My luckyasianguy.com project came about when I was at a point of resignation. I knew I had opened the door for more Asian men to represent themselves in the adult biz and yet I just didn’t know how I could assist. Ever since my early days back in ’06 I received hundreds of email about getting in porn and why not more Asians etc. I think my simplistic view on life just rubbed many up the wrong way and I came across as dismissive. So facing the reality of perhaps never working in the States again I decided to convert my original plan. Originally it was a personal website that was all about me and my “lucky” journey, now I wanted to do into a huge Asian guy talent search where I could personally introduce and assist wanna-be Asian males to get their dicks into porn and that hopefully would be my answer to the endless emails and calls for advice. I collected a huge library of my own scenes, just me banging hot porn chicks and of course I would have been happy with just that. However, now having taken time to go back to the drawing board, I’ll still use all my stuff to give my members value for money. However the main focus is now on the reality based episodes that involve one prospect at a time, meeting the guys, introducing them to the process and testing protocols for safe sex in the porn biz and then taking them on set, meeting the girls and finally, doing their very first porn scenes! Various different scenarios, lots of sex tips and advice thrown in for good measure and a real opportunity to be seen and recognized for their talents. Kinda like a Keni seal of approval, I happen to know almost all the directors, agents and many of the girls in the business that could make a new stud’s transition effortless and very enjoyable. I think a huge part of developing great porn performers comes with mindset and attitude to sex as well as understanding of the technicalities of production. So I am aiming to give all my lucky Asian guys the tools they need to go forth and succeed, and even if they don’t make it, I’ll step in and finish the job. It’s raw and educational and entertaining all in one. I wouldn’t trust anyone else to do this because of the scope for ridicule and further damaging of our Asian pride, so creating a relaxed and enjoyable experience is my number one concern in my porn stud breeding ground lol. For the viewer there are also so many break through insights that can benefit guys as lovers at home and in turn I think my small effort will help change a much bigger picture when it comes to negative outlook on Asian male sexuality and more so Asian male self-awareness and confidence. I’m really trying my best to make this project be my sole legacy to the porn industry.

6) Do you have any advice for Asian/Asian American males?

Yes. Self-belief is the key to everything that IS, in your reality. Whatever life you live and goals you aspire to, achieving them simply lies within, in your commitment to your own self-belief. I am tired of hearing about all the plight and suffering, do not resonate with what it is you do not want. The idea that the world is against Asian men because of race is simply that, an idea. It is only made reality through those who choose to believe. Calm down, I am not in denial about racism, I am simply dismissing it from my experience. Trust me, I know that at times this seems so farfetched from your current situation and whatever it be that is blocking you from happiness and success. However, simply believe in what you want. Your time is now and whatever it is you aspire to is well within your grasp, work hard, honest and authentic to one’s self and enjoy the fruits of real self-expression. Free from all ethnic boundaries. Peace out!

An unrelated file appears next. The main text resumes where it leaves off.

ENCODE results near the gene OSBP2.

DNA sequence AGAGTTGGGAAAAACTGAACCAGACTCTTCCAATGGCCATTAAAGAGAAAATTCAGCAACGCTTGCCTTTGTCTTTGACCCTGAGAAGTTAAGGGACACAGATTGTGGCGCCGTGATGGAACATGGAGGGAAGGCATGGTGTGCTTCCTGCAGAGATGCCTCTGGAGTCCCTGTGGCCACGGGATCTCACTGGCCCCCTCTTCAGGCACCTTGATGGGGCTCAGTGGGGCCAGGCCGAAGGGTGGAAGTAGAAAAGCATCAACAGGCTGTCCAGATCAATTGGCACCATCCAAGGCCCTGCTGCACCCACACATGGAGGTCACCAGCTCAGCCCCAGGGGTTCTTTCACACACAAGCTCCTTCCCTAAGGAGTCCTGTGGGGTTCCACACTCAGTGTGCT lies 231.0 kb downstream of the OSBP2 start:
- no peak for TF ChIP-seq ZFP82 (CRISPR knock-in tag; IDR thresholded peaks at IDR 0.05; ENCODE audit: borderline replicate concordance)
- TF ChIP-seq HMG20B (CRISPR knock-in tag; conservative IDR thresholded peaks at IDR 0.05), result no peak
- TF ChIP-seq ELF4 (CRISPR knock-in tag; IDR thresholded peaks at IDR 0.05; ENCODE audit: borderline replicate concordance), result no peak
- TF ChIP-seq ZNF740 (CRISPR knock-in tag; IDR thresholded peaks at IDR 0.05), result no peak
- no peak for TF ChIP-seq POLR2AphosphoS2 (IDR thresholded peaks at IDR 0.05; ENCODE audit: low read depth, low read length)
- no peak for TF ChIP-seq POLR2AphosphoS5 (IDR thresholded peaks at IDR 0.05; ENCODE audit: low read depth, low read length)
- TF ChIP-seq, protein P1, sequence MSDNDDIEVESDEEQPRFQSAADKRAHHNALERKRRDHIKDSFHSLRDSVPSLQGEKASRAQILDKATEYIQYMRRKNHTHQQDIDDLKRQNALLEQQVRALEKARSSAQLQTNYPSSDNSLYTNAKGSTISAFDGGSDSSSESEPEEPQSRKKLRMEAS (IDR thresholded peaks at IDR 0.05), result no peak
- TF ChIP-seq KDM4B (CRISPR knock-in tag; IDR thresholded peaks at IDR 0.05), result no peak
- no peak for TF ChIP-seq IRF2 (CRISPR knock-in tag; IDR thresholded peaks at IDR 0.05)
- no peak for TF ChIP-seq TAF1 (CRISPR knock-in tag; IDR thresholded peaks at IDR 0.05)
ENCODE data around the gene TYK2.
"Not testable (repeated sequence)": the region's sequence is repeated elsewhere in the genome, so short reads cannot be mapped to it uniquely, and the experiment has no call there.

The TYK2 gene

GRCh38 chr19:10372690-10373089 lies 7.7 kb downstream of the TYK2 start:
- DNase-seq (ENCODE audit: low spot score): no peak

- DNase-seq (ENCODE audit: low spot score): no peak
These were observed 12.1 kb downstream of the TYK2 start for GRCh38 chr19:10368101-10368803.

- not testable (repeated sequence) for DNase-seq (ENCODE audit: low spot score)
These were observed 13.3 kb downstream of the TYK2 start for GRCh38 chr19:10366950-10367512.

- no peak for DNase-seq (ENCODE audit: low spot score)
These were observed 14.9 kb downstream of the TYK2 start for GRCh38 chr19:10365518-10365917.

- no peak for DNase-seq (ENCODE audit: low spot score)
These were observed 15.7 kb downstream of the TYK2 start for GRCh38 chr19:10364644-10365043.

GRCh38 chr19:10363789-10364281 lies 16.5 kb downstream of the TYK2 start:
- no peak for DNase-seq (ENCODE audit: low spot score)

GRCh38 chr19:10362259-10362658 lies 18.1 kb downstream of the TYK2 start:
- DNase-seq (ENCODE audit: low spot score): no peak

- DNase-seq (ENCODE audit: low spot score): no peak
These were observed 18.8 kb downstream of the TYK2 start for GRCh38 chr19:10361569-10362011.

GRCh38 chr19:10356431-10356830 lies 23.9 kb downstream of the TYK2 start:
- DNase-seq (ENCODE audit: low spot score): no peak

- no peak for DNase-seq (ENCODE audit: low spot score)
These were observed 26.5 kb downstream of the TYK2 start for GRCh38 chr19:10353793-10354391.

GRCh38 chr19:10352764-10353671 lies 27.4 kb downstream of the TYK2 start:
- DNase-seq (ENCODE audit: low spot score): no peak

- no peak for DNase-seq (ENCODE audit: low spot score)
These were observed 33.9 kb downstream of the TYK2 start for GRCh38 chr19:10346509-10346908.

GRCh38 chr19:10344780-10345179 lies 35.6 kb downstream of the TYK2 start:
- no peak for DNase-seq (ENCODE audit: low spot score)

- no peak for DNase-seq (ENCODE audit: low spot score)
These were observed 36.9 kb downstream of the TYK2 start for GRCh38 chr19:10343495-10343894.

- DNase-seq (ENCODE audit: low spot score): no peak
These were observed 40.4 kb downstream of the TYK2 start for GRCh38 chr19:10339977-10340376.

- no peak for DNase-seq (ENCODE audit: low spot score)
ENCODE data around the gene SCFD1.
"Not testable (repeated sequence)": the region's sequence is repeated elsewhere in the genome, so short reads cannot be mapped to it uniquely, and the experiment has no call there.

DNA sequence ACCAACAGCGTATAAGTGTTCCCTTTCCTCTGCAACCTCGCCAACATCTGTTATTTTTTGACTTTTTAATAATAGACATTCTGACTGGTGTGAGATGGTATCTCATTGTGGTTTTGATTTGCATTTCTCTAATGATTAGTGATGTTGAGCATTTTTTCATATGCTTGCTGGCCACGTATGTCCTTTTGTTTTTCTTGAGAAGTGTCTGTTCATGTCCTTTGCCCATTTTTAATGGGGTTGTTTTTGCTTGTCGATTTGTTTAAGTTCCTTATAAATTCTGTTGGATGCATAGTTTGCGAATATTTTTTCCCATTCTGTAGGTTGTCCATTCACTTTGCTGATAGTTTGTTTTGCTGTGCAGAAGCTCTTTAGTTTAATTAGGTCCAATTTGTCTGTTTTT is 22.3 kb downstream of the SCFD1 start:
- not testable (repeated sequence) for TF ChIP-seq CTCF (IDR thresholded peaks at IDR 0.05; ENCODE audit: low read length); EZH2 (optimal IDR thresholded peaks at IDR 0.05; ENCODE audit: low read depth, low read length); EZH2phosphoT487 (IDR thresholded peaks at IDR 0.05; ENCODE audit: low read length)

To find out more about Keni, visit his website, follow him on Twitter, or Tumblr, or watch some of his videos on YouTube. (Fair warning, some of the content on these pages might not be appropriate for work.)

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Long Yang Club 「Le nouveau Gay Tea Dance !」

Posted on December 16, 2012 commentaires

Retour du Long Yang Club, dimanche 16 décembre 2012, à partir de 18h, pour un gay tea dance (!) au Cud, payant pour l'occasion (?!). « GAY TEA DANCE [...] son Tribal & Tech House [...] DRESS CODE = RED / ROUGE », le flyer... Ouah ! Ça fait légèrement peur, mais bon, le Long Yang Club, même si on en parle peu sur ce blog, est une association asiatique gay « conviviale » historique à Paris, la seule qui subsiste à ce jour, la seule ! Alors respect ! Et puis, il en faut pour tous les goûts, n'est-ce pas !

Long Yang Club 「Le nouveau Gay Tea Dance !」 - posté le 14 décembre 2012.

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Awkwafina 「Peggy Bundy」

Posted on December 13, 2012 commentaires
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Jimmy Nguyen 「Why We Need More LGBT Racial Minority Role Models」

Posted on December 04, 2012 commentaires
I don’t see many people like me in the media. I am gay and a racial minority (and, oh yeah, an immigrant to the U.S.). When I turn on the TV, go to a movie or read the news, I rarely see any LGBT racial minority stars. That’s why it was so powerful in October when HuffPost Gay Voices published a list of 「The Most Influential LGBT Asian Icons」. Luminaries like George Takei and Margaret Cho headlined the crop of 54 gaysians. Somehow, my name managed to make the roster. But the greater honor was what happened next: After seeing me on the list, two young gay Asians sought me out for advice. That reminded me of why the world needs more LGBT racial minorities as role models.